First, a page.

1) You can get django to work with SQLA so you could standardise the models between them. 2) A website is just an API that happens to serve a HTML response. There's no reason to have them as separate services
If the argument is "FastAPI is faster than Django" gets raised, I have my shotgun ready to take that one down btw
 
@KarlKnechtel if it starts with "sigh" then please don't one-box it.
 
If you're literally stuck with two separate postgres DBs that are isolated but closely related (this is an issue) then I imagine you could use dbt to set up some kind of transfer pipeline but I can't say I've done it myself
 
wasn't intended
too easy to forget it's a "feature"
 
7:28 AM
If you put anything else in the message it won't onebox. And you can edit chat messages for 2 minutes.
 
@roganjosh yes. I managed to get some things done, but now i m looking into my options for the rest.
 
@Riya Cool. I was just making sure I had my context right, because the db was tiny IIRC and that means you can (hopefully) move a bit on this. My answers are different to someone who has 50 billion rows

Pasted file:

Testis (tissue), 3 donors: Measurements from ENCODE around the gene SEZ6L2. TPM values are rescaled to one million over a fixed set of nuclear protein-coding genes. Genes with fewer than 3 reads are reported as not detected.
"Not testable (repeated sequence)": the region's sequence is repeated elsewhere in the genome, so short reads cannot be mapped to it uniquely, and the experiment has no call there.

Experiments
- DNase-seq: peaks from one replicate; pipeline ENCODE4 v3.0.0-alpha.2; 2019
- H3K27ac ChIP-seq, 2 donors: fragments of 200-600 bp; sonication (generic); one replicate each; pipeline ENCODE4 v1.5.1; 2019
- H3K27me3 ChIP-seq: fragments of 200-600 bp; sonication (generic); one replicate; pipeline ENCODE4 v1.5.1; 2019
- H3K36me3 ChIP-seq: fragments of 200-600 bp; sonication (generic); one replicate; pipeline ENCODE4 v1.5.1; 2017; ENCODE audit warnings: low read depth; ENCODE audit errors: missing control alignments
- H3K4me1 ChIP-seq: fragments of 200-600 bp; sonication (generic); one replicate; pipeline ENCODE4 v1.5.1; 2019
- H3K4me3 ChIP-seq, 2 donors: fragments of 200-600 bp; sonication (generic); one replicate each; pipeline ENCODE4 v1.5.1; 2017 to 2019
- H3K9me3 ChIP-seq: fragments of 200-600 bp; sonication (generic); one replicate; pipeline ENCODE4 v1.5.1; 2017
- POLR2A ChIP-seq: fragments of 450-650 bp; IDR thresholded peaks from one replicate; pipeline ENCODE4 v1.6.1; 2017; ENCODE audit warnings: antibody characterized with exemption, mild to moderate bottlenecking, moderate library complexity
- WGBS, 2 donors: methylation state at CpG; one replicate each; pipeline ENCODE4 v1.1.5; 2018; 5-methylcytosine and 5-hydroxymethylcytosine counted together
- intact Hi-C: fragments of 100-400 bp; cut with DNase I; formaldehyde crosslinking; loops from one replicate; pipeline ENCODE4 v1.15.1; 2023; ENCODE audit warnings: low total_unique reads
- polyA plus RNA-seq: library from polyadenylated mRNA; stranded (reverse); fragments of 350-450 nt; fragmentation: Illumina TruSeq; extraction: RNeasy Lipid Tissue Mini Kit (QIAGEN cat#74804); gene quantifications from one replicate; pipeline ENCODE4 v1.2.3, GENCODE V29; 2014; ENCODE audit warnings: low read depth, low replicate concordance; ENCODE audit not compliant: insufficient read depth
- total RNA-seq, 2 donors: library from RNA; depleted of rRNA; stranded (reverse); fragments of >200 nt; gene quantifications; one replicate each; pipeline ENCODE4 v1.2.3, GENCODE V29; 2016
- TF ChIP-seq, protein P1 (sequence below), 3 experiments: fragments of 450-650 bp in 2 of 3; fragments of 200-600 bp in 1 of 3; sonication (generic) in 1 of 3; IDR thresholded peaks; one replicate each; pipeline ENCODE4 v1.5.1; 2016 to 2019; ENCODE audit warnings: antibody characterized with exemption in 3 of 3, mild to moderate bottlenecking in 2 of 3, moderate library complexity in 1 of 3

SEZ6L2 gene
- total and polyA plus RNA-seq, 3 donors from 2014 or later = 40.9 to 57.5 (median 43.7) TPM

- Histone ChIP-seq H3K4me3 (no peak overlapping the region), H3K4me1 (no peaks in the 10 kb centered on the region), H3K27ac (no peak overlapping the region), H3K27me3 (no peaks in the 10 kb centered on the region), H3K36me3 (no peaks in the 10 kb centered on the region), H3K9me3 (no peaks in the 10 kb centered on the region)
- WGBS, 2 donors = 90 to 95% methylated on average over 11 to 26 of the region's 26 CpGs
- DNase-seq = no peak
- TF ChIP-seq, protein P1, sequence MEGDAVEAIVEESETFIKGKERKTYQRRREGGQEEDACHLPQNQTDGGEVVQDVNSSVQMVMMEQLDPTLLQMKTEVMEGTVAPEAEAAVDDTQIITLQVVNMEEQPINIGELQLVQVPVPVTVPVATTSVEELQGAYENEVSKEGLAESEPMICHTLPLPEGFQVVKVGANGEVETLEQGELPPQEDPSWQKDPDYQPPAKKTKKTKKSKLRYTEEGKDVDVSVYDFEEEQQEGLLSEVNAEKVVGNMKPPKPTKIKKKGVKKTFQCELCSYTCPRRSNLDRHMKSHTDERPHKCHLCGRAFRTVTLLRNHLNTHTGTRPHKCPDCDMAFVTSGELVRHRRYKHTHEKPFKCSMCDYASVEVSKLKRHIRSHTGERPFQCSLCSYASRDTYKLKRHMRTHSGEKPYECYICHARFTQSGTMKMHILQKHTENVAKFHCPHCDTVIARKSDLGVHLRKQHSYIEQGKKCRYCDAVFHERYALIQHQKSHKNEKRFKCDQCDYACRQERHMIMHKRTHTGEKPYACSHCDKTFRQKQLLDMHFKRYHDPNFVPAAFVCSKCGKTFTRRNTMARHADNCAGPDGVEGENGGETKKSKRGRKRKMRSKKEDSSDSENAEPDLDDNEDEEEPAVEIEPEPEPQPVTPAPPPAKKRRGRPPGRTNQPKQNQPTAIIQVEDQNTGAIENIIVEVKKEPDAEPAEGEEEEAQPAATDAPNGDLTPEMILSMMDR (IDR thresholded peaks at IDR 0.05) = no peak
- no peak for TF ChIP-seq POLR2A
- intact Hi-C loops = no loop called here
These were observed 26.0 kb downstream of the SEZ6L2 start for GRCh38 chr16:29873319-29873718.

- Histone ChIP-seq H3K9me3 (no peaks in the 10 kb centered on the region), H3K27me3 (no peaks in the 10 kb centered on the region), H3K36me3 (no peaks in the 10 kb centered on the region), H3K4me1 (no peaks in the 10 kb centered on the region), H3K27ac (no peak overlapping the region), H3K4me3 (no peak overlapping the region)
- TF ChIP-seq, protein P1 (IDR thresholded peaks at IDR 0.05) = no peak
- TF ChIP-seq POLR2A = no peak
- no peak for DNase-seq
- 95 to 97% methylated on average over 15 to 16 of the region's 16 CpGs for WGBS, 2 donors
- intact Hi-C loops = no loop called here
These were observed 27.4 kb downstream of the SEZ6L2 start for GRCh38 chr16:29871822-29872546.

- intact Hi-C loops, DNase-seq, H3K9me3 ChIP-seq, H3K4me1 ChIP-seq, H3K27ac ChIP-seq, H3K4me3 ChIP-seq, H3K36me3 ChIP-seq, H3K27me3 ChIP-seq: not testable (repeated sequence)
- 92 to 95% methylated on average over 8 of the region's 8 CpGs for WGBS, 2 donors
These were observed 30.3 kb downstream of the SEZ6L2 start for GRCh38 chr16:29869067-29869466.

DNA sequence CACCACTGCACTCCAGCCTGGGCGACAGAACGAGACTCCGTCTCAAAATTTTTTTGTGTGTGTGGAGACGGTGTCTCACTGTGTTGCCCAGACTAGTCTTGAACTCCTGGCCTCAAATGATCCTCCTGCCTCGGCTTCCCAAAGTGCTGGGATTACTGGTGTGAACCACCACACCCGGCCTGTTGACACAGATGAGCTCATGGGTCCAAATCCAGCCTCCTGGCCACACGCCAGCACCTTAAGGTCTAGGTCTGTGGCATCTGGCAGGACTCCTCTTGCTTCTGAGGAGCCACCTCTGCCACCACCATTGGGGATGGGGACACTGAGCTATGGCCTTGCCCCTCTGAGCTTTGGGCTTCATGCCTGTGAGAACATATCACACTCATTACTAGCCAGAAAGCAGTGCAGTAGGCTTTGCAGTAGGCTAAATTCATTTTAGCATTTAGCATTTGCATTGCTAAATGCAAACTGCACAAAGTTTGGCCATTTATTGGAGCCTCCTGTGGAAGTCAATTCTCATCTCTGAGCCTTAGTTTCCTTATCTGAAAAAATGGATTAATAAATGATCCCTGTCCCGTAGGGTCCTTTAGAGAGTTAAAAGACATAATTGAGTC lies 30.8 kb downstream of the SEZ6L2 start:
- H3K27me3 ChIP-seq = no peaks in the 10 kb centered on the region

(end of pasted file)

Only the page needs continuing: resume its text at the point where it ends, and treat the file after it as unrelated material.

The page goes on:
Is it worth the effort to create the models? Or a simple dict mapping keys1 to keys2 is acceptable? I mean, are there any serious risks involved which mandate modeling?
Indeed the DB is tiny. Speed is no issue (except perhaps the fact i must use pagination when querying DB1).
 
Something seems fundamentally flawed in this design. I can see you spinning off an API service for high traffic (let's assume hundreds of thousands of calls a day) and you might want to containerise that and use kubernetes, while the website interface might get minimal traffic... but they'd still write to the same database
 
I didn't understand what you mean by that.
 
7:38 AM
You have two databases doing (as far as I can tell) almost the same thing, but with an arbitrary distinction between "API" and "Django" (which I'm taking to mean a user interface in the browser, primarily). Why two databases?